"He's very engaged with the examination staff," Hughes said. Bailey also shares his expertise. In recent months he has appeared at forums at the Philadelphia and Boston Feds. He has spoken at about two dozen "Ask the Fed" sessions, where bank examiners join bankers to discuss supervisory issues and trends. In all, Bailey speaks at from 30 to 50 industry, academic and other external events each year.

Those appearances help to sharpen regulators' awareness of industry conditions and keep bankers mindful of regulators' concerns. Bailey views it as part of being a good steward. "It's important for us to be part of the larger conversation, to share our views on issues that are shaping the real estate and real estate finance industry," Bailey said.

For example, Bailey often discusses where property market conditions may be headed. Those conversations may encourage bankers to rethink certain assumptions and perhaps steer a more prudent path, he said.

That sort of flexibility can be especially important in today's economy. Real estate conditions are generally sturdy. Strong job growth has fueled demand for office space and apartments. Surging ecommerce has boosted construction of big, advanced warehouses and distribution centers. Yet the recovery from the Great Recession is nearly nine years old, long by the standards of economic expansions. There is always the chance, Bailey warns, that lenders who invest late in a cycle will end up struggling with loans that might not be repaid. "We certainly need to assess the amount of risk that institutions have because ultimately, our mandate is the safety and soundness of the financial system," he explained.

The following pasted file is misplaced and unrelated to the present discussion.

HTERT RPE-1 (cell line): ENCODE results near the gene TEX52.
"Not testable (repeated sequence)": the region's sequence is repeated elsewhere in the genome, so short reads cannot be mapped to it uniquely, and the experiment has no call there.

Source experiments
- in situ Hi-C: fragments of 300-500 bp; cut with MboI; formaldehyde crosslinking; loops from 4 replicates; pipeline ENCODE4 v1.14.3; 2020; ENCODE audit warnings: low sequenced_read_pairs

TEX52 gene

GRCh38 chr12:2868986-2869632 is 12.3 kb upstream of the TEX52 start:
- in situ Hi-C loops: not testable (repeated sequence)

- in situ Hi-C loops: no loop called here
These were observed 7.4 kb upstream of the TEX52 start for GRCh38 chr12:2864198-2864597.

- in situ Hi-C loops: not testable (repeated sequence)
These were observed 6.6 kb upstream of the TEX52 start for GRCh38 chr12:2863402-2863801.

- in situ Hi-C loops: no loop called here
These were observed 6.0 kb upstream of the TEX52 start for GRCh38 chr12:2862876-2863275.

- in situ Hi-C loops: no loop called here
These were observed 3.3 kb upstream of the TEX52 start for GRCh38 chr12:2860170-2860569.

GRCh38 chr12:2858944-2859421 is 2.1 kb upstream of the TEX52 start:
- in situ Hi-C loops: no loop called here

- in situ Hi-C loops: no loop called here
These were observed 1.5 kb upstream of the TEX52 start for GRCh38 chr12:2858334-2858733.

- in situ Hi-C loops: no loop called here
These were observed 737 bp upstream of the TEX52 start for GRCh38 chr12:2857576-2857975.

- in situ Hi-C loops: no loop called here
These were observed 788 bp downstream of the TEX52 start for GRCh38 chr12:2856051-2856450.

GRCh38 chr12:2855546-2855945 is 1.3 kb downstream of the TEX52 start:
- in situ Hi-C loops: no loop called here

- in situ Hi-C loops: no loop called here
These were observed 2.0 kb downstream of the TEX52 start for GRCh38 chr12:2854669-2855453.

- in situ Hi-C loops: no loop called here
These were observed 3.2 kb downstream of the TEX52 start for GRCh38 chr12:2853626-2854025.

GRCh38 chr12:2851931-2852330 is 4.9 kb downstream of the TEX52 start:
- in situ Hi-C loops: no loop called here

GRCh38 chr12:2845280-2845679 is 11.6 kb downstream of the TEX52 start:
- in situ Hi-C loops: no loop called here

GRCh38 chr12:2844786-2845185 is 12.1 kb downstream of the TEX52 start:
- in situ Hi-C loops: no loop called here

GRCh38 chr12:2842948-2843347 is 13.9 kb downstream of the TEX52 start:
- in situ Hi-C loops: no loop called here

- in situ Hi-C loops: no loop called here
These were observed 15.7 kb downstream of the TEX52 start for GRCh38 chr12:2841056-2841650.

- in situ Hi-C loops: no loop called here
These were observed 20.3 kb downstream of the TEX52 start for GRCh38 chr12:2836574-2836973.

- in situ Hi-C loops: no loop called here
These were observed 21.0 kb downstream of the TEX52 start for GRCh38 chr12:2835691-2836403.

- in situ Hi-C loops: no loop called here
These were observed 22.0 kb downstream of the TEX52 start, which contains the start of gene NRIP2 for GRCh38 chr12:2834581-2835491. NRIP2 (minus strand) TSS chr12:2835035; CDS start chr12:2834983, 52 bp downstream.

Conversations, conferences reinforce other communication

Though conferences and personal conversations with bankers are useful, they are not the only way the Fed registers its views with CRE lenders. More formal channels include what regulators call "guidance." Those documents officially notify bankers of regulators' expectations and concerns. For example, in 2006 the Fed and other federal financial regulatory agencies issued guidance on banks' increased concentrations of loans in CRE.

The agencies issued further notice to CRE lenders in late 2015. The Fed, the Office of the Comptroller of the Currency, and the Federal Deposit Insurance Corporation put out an interagency statement "to remind financial institutions of existing regulatory guidance on prudent risk management practices for commercial real estate (CRE) lending activity through economic cycles."

The intelligence gathering of Bailey and his colleagues plays a role. It helps regulatory agencies determine when to issue guidance and what that guidance should say. After guidance has gone out, Bailey and others help determine its effectiveness.

For instance, Bailey said criteria the agencies recommended in 2006–07 proved to be sound. Among institutions that exceeded the agencies' suggested parameters on the growth and volume of CRE lending, 23 percent failed between March 31, 2007, and September 30, 2011, according to Federal Reserve Board of Governors analysis. Among banks that operated within the regulators' suggested guidelines, only 0.5 percent failed.

photo of Charles Davidson
Charles Davidson

Staff writer for Economy Matters